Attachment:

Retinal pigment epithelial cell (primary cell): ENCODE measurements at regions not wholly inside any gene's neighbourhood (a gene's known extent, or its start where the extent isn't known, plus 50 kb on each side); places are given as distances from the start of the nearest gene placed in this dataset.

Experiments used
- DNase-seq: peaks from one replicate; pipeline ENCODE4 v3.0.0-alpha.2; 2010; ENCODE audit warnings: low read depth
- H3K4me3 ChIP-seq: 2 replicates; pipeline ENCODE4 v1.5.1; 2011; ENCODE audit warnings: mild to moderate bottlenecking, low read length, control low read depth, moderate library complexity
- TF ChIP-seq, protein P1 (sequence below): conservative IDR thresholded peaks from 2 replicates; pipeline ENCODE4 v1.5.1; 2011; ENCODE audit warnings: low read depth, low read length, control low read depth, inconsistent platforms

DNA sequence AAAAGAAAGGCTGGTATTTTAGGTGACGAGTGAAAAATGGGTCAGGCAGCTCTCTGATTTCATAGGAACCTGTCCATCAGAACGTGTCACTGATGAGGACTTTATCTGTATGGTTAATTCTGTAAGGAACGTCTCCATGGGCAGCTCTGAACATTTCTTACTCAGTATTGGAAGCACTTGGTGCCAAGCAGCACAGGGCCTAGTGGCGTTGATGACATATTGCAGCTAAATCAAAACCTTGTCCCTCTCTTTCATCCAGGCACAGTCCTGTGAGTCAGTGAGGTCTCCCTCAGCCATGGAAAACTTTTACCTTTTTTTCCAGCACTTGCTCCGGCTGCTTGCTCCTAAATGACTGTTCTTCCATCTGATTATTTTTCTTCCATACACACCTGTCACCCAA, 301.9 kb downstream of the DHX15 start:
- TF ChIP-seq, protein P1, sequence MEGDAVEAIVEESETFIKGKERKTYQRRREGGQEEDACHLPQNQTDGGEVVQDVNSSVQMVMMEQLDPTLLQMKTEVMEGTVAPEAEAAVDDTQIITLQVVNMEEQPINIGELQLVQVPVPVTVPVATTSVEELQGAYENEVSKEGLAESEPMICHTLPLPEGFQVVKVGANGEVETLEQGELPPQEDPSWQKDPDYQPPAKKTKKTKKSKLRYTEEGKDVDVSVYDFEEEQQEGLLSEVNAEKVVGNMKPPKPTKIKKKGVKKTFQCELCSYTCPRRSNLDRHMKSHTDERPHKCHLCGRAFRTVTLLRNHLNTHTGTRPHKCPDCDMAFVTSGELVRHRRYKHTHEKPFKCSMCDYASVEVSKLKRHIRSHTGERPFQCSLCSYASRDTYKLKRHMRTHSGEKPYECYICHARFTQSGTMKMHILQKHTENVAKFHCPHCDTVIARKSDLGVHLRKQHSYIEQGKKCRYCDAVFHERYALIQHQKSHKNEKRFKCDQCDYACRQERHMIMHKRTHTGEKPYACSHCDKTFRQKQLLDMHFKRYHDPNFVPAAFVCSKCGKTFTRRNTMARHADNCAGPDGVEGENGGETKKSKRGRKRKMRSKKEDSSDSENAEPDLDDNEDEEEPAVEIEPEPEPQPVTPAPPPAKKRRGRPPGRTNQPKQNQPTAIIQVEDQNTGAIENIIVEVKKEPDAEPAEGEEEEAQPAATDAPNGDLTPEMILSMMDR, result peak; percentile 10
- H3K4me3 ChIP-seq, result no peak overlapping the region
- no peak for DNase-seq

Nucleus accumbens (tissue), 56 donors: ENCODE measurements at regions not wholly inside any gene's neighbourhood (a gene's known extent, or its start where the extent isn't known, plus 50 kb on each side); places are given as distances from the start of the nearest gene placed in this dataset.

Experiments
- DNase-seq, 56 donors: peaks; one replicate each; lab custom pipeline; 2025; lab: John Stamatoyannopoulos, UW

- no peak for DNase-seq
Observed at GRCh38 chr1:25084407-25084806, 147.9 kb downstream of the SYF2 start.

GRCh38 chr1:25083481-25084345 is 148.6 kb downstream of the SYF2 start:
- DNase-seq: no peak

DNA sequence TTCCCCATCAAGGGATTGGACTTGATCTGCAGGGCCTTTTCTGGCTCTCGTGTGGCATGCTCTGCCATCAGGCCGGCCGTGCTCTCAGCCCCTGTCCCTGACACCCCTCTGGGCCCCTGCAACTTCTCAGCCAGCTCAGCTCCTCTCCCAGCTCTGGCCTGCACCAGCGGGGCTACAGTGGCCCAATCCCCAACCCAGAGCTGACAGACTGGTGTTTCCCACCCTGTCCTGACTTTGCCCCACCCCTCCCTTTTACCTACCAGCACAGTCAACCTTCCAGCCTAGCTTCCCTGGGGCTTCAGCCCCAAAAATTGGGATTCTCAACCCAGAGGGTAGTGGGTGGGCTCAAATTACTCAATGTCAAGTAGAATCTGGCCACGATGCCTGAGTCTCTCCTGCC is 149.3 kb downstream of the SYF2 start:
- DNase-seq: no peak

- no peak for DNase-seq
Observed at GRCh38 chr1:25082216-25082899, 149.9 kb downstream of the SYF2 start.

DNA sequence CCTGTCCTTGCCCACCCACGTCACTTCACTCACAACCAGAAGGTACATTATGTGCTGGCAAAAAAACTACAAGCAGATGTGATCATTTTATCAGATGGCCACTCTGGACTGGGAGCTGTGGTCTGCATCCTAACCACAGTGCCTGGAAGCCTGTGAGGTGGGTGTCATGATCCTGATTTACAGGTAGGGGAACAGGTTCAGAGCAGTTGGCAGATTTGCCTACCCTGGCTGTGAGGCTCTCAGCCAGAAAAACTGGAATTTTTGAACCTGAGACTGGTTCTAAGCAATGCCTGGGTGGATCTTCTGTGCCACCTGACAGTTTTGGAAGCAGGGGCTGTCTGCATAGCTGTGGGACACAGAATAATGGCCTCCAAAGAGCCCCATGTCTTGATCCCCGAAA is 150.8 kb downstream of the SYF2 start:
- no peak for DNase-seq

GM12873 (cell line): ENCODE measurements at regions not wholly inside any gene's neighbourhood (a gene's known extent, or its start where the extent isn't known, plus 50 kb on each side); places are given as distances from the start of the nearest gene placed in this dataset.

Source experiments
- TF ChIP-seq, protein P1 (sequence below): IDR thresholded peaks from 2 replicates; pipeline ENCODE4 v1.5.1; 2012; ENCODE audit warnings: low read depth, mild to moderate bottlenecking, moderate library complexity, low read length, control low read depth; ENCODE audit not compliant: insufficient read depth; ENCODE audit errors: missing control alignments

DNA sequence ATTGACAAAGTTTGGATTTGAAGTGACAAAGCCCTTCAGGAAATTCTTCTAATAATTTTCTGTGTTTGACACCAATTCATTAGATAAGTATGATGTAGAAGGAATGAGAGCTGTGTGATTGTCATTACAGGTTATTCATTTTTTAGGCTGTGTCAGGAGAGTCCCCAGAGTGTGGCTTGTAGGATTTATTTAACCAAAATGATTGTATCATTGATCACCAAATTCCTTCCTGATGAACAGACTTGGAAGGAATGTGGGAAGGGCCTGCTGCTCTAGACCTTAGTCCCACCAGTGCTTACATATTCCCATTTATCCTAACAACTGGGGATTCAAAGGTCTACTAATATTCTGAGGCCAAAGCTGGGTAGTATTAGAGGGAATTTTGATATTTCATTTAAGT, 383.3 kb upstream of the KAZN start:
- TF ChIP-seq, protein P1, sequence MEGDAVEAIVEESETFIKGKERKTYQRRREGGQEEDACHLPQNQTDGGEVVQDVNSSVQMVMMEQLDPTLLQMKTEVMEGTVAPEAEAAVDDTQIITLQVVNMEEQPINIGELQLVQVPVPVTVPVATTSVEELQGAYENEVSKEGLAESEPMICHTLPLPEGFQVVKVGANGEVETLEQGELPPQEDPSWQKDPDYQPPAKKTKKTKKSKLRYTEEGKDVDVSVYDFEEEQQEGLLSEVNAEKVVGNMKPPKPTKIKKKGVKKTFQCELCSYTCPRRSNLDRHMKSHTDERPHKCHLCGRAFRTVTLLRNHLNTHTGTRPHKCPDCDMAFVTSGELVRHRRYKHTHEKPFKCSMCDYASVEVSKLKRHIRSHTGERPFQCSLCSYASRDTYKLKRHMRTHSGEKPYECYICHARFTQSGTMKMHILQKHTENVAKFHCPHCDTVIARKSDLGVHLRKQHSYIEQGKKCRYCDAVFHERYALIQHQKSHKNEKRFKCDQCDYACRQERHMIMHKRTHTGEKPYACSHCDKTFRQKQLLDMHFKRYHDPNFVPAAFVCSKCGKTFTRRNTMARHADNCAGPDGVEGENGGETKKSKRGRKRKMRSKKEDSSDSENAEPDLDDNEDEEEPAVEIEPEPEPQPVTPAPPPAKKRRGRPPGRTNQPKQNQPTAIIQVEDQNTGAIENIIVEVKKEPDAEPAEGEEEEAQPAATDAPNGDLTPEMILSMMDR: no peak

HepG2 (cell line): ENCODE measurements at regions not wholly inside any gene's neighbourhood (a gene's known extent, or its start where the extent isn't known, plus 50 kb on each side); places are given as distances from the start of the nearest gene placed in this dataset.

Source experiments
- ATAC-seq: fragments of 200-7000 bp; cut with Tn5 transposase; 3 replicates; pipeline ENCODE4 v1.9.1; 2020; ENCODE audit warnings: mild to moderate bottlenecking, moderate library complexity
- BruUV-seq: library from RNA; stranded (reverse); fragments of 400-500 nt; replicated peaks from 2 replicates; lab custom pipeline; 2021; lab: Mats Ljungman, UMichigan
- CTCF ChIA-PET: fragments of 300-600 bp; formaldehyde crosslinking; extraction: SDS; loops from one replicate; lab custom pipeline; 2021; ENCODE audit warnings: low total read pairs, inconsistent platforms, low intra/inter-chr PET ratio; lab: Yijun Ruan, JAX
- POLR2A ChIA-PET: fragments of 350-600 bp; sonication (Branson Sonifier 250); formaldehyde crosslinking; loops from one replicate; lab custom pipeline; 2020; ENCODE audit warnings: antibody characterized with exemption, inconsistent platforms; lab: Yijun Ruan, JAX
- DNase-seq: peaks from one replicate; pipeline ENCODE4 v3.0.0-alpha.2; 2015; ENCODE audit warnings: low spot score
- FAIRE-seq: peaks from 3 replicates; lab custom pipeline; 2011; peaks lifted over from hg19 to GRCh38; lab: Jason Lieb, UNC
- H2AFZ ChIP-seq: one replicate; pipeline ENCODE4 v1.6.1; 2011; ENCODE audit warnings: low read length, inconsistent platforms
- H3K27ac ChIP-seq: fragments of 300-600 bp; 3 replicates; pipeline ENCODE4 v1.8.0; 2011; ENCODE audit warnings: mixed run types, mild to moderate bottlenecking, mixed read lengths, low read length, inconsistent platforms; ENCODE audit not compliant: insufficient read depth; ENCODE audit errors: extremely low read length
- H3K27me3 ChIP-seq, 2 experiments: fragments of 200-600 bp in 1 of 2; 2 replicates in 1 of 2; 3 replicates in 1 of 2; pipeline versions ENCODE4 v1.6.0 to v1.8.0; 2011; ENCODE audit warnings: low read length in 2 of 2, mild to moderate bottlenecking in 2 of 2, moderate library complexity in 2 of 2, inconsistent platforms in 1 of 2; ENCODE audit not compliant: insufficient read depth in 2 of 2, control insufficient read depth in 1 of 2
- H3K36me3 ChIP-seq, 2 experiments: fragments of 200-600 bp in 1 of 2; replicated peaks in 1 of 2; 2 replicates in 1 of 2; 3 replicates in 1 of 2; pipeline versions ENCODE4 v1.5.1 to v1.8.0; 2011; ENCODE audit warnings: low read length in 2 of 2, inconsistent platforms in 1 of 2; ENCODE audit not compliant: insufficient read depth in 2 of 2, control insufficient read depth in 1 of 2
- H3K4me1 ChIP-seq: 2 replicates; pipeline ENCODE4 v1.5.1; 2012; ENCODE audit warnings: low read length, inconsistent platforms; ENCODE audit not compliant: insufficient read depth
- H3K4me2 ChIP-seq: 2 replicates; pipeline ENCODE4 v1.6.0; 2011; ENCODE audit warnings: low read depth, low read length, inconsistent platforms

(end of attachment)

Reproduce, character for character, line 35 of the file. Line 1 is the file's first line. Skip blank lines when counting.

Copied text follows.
- FAIRE-seq: peaks from 3 replicates; lab custom pipeline; 2011; peaks lifted over from hg19 to GRCh38; lab: Jason Lieb, UNC